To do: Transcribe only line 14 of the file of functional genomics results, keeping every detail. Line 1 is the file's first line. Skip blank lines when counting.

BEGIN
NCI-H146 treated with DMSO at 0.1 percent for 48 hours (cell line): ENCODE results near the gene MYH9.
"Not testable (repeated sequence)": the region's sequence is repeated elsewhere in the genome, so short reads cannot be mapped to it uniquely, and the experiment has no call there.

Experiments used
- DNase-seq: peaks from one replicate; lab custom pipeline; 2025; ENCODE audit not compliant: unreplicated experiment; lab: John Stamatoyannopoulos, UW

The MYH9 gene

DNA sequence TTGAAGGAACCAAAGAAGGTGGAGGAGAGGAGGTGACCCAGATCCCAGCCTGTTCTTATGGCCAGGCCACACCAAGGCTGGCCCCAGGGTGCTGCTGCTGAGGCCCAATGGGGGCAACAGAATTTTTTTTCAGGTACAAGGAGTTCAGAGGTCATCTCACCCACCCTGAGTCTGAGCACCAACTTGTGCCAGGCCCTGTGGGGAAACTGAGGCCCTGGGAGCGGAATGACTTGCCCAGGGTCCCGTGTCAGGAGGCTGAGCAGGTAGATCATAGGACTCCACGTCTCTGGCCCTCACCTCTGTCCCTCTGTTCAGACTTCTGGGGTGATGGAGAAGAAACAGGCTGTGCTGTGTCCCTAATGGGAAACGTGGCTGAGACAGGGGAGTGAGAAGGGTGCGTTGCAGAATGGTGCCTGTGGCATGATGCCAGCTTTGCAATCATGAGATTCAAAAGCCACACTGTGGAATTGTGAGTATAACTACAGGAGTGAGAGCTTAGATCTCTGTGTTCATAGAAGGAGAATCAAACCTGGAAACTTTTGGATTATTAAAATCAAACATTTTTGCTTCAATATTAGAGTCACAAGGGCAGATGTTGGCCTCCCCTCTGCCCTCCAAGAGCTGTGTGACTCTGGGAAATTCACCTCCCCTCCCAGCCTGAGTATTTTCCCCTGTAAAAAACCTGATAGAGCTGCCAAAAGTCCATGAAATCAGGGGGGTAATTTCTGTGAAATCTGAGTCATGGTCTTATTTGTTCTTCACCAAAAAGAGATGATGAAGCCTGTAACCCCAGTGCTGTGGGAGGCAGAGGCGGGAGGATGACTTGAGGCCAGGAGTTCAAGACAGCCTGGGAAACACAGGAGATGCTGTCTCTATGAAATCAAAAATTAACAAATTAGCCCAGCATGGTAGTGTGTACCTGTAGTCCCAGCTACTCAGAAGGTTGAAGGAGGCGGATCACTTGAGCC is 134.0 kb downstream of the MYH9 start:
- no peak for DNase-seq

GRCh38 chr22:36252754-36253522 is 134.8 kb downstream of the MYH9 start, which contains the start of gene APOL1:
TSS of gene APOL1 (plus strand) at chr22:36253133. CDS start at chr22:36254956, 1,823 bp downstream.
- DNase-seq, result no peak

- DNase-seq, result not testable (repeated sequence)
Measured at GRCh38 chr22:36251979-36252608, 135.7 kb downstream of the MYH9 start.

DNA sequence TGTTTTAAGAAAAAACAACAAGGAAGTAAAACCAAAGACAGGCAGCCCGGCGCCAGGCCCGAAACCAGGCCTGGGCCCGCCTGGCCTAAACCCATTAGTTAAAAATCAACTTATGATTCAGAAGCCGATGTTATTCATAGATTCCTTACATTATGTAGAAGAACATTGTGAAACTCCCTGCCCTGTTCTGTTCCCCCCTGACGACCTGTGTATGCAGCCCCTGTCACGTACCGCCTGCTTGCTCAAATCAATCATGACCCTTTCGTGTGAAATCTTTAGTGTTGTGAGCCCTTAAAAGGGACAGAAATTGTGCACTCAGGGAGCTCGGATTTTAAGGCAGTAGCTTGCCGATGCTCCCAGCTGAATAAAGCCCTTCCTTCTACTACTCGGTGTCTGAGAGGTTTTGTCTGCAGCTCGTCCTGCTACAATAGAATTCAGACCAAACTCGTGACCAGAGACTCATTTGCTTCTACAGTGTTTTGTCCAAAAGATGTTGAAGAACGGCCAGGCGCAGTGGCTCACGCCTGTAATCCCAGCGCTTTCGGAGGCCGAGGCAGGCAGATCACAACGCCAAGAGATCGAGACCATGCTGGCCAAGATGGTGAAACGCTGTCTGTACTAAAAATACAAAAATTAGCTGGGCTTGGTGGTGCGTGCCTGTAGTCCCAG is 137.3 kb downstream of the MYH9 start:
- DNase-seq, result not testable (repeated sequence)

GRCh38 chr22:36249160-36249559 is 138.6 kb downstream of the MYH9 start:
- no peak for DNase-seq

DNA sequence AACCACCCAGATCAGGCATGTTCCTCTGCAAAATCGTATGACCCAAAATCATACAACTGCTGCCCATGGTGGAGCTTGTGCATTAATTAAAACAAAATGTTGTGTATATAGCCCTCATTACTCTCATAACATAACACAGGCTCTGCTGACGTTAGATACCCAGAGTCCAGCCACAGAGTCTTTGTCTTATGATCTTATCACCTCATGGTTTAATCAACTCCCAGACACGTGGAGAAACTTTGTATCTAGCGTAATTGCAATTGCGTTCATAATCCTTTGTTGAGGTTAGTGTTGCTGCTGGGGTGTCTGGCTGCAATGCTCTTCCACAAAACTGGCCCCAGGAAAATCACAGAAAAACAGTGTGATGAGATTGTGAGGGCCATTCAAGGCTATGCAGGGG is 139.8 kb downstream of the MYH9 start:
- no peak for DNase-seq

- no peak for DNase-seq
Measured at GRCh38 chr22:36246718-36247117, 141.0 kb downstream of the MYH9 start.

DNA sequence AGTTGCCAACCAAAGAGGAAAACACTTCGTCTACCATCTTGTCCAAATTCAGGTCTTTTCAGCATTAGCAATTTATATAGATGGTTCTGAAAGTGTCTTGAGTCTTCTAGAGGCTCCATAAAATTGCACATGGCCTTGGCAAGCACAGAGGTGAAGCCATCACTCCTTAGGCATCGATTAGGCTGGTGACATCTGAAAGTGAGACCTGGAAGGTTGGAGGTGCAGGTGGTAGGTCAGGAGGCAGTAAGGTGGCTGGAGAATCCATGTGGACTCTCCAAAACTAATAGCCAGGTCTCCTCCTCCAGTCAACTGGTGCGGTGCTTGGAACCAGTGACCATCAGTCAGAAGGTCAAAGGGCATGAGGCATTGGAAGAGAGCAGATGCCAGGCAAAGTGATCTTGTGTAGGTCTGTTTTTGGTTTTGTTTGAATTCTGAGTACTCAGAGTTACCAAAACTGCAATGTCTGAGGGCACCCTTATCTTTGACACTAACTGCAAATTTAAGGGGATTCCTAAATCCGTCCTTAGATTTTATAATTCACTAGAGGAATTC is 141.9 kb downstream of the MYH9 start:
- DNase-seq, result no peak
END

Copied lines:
- DNase-seq, result not testable (repeated sequence)